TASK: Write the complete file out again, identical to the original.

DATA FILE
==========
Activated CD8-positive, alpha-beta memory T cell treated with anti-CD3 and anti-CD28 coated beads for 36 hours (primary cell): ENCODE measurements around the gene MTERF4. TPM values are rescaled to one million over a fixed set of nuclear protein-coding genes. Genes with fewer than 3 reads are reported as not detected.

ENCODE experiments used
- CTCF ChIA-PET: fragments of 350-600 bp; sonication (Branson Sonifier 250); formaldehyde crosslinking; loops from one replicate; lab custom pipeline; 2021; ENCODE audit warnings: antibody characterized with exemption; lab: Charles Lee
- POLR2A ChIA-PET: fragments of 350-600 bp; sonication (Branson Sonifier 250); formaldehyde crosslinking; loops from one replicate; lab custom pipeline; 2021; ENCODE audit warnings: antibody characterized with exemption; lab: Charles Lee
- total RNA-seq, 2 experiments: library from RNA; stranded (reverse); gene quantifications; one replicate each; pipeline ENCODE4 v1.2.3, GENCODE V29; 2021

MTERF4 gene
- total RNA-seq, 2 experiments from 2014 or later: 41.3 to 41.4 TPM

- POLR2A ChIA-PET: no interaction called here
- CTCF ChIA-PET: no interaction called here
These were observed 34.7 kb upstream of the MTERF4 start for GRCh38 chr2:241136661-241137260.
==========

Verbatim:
Activated CD8-positive, alpha-beta memory T cell treated with anti-CD3 and anti-CD28 coated beads for 36 hours (primary cell): ENCODE measurements around the gene MTERF4. TPM values are rescaled to one million over a fixed set of nuclear protein-coding genes. Genes with fewer than 3 reads are reported as not detected.

ENCODE experiments used
- CTCF ChIA-PET: fragments of 350-600 bp; sonication (Branson Sonifier 250); formaldehyde crosslinking; loops from one replicate; lab custom pipeline; 2021; ENCODE audit warnings: antibody characterized with exemption; lab: Charles Lee
- POLR2A ChIA-PET: fragments of 350-600 bp; sonication (Branson Sonifier 250); formaldehyde crosslinking; loops from one replicate; lab custom pipeline; 2021; ENCODE audit warnings: antibody characterized with exemption; lab: Charles Lee
- total RNA-seq, 2 experiments: library from RNA; stranded (reverse); gene quantifications; one replicate each; pipeline ENCODE4 v1.2.3, GENCODE V29; 2021

MTERF4 gene
- total RNA-seq, 2 experiments from 2014 or later: 41.3 to 41.4 TPM

- POLR2A ChIA-PET: no interaction called here
- CTCF ChIA-PET: no interaction called here
These were observed 34.7 kb upstream of the MTERF4 start for GRCh38 chr2:241136661-241137260.